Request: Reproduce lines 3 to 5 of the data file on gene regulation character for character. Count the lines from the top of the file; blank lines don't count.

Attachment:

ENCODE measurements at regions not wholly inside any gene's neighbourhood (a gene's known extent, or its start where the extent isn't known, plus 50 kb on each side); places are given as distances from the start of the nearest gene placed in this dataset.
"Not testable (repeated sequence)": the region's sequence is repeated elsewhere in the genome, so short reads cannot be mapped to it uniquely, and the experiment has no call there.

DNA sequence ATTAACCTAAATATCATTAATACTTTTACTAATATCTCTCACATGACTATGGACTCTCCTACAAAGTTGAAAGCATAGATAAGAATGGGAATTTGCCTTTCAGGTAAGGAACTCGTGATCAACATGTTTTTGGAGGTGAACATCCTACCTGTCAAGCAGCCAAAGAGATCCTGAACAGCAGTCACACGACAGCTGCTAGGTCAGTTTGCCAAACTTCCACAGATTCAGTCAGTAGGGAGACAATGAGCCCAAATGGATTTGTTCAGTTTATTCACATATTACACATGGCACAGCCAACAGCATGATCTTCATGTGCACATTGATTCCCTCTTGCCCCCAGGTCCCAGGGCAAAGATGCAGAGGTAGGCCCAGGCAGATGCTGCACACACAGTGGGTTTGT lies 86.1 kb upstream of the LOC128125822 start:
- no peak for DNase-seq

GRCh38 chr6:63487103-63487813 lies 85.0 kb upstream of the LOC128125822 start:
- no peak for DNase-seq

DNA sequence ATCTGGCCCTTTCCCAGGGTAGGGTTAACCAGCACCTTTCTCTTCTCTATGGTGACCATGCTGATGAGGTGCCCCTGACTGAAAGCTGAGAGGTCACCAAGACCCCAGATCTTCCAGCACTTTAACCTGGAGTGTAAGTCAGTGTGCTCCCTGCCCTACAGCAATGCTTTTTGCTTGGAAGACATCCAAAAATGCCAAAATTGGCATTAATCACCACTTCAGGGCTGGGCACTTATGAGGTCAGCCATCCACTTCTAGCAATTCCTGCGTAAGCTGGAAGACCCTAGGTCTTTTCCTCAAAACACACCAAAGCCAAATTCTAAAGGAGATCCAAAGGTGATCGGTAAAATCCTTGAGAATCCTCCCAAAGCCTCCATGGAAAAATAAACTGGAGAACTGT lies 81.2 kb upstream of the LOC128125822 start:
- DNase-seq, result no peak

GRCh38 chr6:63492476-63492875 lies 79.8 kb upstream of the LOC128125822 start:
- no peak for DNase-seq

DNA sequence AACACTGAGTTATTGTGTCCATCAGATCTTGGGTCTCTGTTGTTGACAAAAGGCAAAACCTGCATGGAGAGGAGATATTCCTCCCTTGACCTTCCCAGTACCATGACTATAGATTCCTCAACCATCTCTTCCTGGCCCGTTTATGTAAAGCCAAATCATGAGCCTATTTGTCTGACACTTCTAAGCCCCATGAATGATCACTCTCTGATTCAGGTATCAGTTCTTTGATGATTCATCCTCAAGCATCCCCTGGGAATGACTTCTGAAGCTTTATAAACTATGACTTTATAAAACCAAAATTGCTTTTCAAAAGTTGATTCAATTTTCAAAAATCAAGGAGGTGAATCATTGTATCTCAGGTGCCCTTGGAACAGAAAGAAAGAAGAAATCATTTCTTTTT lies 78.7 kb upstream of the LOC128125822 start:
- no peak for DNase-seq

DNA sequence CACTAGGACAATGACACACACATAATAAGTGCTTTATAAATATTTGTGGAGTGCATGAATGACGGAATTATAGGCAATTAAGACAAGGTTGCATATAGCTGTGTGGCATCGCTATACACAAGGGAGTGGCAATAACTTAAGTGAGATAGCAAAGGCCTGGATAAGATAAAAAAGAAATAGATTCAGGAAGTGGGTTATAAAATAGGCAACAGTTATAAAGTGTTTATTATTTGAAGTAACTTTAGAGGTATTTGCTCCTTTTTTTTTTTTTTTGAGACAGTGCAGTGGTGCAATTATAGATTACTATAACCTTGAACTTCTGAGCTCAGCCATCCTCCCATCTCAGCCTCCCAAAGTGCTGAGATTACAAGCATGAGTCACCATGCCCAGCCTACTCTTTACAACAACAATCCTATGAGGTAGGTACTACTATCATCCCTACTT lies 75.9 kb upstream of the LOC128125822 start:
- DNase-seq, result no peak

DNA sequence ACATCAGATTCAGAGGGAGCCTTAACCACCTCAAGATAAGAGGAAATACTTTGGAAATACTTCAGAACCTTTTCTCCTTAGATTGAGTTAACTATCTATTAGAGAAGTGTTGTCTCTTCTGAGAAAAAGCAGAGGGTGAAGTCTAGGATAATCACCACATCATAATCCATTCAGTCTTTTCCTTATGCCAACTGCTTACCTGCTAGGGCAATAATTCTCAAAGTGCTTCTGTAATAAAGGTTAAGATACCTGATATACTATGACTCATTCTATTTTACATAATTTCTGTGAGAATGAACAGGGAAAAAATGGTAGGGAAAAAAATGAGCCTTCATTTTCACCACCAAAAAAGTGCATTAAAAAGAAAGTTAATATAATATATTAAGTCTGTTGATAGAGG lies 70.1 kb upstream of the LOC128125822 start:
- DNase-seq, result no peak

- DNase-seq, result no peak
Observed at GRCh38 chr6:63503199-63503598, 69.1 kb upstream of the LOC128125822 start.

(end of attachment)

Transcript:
DNA sequence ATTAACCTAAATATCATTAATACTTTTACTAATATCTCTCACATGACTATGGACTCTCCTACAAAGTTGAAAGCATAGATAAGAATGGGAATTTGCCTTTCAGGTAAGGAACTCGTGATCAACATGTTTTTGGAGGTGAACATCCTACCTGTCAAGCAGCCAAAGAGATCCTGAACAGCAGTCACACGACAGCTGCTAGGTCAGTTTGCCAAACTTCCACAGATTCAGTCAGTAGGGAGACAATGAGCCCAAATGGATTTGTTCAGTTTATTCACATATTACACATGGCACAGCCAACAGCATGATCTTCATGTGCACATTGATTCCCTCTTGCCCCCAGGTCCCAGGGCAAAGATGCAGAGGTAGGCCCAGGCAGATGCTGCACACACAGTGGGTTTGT lies 86.1 kb upstream of the LOC128125822 start:
- no peak for DNase-seq

GRCh38 chr6:63487103-63487813 lies 85.0 kb upstream of the LOC128125822 start: